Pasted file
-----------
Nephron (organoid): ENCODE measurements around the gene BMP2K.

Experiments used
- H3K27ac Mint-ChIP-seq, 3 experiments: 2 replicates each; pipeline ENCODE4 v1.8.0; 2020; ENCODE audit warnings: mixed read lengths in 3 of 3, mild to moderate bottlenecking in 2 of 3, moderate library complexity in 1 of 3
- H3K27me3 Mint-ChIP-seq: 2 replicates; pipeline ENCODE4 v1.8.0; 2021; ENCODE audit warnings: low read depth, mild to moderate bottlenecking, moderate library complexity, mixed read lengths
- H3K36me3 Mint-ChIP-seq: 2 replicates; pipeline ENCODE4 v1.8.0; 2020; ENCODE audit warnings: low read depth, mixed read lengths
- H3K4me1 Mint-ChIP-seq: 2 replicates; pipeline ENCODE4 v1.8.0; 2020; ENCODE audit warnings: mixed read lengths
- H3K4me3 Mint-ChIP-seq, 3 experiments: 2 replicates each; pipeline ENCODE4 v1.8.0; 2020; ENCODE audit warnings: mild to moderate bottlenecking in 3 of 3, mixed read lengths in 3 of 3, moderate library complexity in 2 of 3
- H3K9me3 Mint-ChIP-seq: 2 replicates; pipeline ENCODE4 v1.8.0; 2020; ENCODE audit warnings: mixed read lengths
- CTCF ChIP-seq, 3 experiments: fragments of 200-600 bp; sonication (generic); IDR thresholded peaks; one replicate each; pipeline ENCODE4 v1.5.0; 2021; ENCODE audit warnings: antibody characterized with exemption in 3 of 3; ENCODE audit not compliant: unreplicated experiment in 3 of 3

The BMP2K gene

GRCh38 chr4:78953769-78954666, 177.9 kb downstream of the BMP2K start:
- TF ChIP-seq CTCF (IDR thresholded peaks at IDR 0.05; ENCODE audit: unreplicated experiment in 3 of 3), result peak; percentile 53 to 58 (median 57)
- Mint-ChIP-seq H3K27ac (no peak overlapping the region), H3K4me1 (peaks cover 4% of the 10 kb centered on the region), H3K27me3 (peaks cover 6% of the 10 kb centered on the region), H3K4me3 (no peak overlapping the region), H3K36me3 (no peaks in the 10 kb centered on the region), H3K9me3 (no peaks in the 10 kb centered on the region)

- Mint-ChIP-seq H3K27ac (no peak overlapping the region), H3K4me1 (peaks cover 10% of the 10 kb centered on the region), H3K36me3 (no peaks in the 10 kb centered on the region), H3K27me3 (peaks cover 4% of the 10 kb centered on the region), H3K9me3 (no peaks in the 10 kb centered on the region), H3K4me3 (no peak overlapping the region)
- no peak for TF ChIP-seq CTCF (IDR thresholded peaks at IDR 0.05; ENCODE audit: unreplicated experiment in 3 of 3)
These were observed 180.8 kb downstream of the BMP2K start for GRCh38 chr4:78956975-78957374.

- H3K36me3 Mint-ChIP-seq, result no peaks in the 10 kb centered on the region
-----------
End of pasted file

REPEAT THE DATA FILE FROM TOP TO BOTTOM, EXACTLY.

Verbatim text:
Nephron (organoid): ENCODE measurements around the gene BMP2K.

Experiments used
- H3K27ac Mint-ChIP-seq, 3 experiments: 2 replicates each; pipeline ENCODE4 v1.8.0; 2020; ENCODE audit warnings: mixed read lengths in 3 of 3, mild to moderate bottlenecking in 2 of 3, moderate library complexity in 1 of 3
- H3K27me3 Mint-ChIP-seq: 2 replicates; pipeline ENCODE4 v1.8.0; 2021; ENCODE audit warnings: low read depth, mild to moderate bottlenecking, moderate library complexity, mixed read lengths
- H3K36me3 Mint-ChIP-seq: 2 replicates; pipeline ENCODE4 v1.8.0; 2020; ENCODE audit warnings: low read depth, mixed read lengths
- H3K4me1 Mint-ChIP-seq: 2 replicates; pipeline ENCODE4 v1.8.0; 2020; ENCODE audit warnings: mixed read lengths
- H3K4me3 Mint-ChIP-seq, 3 experiments: 2 replicates each; pipeline ENCODE4 v1.8.0; 2020; ENCODE audit warnings: mild to moderate bottlenecking in 3 of 3, mixed read lengths in 3 of 3, moderate library complexity in 2 of 3
- H3K9me3 Mint-ChIP-seq: 2 replicates; pipeline ENCODE4 v1.8.0; 2020; ENCODE audit warnings: mixed read lengths
- CTCF ChIP-seq, 3 experiments: fragments of 200-600 bp; sonication (generic); IDR thresholded peaks; one replicate each; pipeline ENCODE4 v1.5.0; 2021; ENCODE audit warnings: antibody characterized with exemption in 3 of 3; ENCODE audit not compliant: unreplicated experiment in 3 of 3

The BMP2K gene

GRCh38 chr4:78953769-78954666, 177.9 kb downstream of the BMP2K start:
- TF ChIP-seq CTCF (IDR thresholded peaks at IDR 0.05; ENCODE audit: unreplicated experiment in 3 of 3), result peak; percentile 53 to 58 (median 57)
- Mint-ChIP-seq H3K27ac (no peak overlapping the region), H3K4me1 (peaks cover 4% of the 10 kb centered on the region), H3K27me3 (peaks cover 6% of the 10 kb centered on the region), H3K4me3 (no peak overlapping the region), H3K36me3 (no peaks in the 10 kb centered on the region), H3K9me3 (no peaks in the 10 kb centered on the region)

- Mint-ChIP-seq H3K27ac (no peak overlapping the region), H3K4me1 (peaks cover 10% of the 10 kb centered on the region), H3K36me3 (no peaks in the 10 kb centered on the region), H3K27me3 (peaks cover 4% of the 10 kb centered on the region), H3K9me3 (no peaks in the 10 kb centered on the region), H3K4me3 (no peak overlapping the region)
- no peak for TF ChIP-seq CTCF (IDR thresholded peaks at IDR 0.05; ENCODE audit: unreplicated experiment in 3 of 3)
These were observed 180.8 kb downstream of the BMP2K start for GRCh38 chr4:78956975-78957374.

- H3K36me3 Mint-ChIP-seq, result no peaks in the 10 kb centered on the region